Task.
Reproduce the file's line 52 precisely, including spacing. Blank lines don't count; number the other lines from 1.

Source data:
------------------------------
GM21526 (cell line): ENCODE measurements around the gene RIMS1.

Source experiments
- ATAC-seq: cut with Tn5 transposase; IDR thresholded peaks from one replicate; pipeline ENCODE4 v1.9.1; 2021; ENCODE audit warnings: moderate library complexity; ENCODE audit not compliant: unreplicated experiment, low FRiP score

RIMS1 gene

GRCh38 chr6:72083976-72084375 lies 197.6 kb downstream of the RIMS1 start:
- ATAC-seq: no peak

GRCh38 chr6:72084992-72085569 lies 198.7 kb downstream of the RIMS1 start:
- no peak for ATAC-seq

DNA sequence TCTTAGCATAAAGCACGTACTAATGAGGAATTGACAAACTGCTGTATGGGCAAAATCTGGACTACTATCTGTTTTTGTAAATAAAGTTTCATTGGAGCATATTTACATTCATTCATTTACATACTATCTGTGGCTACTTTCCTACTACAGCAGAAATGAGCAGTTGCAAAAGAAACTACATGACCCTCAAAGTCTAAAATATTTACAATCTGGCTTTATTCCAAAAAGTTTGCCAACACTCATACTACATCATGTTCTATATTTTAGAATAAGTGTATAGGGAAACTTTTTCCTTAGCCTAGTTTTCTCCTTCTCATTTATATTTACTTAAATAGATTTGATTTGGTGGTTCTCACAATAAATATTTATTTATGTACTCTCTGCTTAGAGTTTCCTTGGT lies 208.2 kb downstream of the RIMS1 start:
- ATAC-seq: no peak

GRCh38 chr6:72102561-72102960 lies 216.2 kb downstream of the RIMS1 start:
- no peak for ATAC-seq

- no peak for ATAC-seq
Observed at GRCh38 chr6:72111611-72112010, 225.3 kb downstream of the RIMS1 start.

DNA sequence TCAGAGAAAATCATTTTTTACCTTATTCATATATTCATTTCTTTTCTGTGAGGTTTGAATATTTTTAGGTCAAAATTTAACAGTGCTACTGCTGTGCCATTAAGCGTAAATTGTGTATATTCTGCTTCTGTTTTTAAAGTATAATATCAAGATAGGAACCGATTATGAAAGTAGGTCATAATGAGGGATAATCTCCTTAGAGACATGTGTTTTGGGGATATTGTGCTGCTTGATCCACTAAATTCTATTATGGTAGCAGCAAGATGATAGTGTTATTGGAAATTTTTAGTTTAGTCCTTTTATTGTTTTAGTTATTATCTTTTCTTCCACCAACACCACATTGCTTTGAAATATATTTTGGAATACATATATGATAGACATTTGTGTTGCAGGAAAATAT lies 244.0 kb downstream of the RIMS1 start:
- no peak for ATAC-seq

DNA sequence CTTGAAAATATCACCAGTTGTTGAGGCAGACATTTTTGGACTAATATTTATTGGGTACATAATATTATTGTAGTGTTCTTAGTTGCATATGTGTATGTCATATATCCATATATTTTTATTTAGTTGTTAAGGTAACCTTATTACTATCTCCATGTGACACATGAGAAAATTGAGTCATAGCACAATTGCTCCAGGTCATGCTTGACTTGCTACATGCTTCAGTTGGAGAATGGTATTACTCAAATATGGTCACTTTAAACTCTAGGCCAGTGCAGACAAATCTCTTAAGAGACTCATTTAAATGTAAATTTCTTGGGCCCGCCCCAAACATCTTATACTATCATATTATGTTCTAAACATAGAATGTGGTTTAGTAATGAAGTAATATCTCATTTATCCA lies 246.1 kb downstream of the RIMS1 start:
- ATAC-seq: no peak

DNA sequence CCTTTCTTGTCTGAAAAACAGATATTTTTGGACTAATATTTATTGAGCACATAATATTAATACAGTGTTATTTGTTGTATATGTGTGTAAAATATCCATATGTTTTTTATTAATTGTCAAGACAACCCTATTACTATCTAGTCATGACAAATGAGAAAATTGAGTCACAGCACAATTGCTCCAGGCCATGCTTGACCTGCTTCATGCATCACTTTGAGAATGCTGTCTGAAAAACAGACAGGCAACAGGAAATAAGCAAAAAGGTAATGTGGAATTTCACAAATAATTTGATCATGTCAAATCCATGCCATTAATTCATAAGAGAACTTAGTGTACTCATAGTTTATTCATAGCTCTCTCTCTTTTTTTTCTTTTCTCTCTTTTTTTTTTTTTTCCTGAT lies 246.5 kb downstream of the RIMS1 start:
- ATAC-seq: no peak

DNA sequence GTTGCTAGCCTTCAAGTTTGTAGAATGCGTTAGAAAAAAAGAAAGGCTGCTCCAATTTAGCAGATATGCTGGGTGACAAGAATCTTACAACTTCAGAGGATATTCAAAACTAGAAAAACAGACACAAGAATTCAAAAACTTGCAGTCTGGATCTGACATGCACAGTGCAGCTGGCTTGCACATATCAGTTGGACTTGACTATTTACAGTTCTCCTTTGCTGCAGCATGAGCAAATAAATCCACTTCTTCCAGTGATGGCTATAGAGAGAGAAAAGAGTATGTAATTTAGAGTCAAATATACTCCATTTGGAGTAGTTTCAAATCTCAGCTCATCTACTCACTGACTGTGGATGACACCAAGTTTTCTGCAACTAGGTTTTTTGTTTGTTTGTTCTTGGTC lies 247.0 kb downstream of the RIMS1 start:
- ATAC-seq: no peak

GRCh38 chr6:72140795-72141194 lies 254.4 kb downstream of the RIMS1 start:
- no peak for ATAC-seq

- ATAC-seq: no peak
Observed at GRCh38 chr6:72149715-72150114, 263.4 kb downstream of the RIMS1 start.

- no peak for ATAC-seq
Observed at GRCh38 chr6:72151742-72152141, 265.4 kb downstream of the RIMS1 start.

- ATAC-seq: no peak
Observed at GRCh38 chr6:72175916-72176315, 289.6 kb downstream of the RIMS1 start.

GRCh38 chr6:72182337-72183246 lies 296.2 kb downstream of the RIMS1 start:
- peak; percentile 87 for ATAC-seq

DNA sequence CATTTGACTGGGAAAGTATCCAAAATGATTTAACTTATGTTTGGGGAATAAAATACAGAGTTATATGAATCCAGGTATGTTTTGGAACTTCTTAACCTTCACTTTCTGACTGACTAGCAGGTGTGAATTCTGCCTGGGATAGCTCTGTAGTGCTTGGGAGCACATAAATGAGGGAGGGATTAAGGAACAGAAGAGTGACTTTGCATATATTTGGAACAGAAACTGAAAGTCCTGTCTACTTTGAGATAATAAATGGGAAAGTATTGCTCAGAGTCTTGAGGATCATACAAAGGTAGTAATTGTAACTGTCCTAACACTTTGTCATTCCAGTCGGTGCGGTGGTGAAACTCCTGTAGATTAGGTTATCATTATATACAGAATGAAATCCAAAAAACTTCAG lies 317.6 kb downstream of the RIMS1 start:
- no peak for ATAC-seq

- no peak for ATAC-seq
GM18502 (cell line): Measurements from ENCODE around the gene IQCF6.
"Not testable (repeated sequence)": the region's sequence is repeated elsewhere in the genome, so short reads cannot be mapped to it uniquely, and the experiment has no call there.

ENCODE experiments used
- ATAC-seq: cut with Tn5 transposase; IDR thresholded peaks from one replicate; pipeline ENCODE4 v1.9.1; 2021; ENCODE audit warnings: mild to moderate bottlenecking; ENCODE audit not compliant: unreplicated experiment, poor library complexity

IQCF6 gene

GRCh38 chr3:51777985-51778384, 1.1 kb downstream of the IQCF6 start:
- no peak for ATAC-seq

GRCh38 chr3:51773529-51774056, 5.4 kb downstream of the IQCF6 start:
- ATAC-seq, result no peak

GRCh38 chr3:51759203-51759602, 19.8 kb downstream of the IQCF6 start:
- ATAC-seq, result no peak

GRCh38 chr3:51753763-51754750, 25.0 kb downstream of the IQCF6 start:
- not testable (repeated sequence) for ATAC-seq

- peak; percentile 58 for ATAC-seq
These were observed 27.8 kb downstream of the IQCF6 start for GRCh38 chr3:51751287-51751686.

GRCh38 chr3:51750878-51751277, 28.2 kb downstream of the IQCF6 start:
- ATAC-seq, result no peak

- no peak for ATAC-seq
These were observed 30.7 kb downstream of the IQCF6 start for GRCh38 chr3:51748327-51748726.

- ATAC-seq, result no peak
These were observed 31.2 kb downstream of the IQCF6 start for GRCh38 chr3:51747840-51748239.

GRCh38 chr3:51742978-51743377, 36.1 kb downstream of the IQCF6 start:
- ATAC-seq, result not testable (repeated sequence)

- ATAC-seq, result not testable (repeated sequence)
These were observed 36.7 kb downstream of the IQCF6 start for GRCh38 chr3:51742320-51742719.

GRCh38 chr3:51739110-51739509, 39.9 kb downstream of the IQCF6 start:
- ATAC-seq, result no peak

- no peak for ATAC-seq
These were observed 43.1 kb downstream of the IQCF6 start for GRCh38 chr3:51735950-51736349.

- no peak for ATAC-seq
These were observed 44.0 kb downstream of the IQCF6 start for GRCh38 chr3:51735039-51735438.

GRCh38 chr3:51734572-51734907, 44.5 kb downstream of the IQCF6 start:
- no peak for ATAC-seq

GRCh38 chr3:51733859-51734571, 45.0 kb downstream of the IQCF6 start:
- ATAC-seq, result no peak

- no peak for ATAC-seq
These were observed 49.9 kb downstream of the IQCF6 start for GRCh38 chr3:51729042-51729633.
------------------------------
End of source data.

- ATAC-seq, result no peak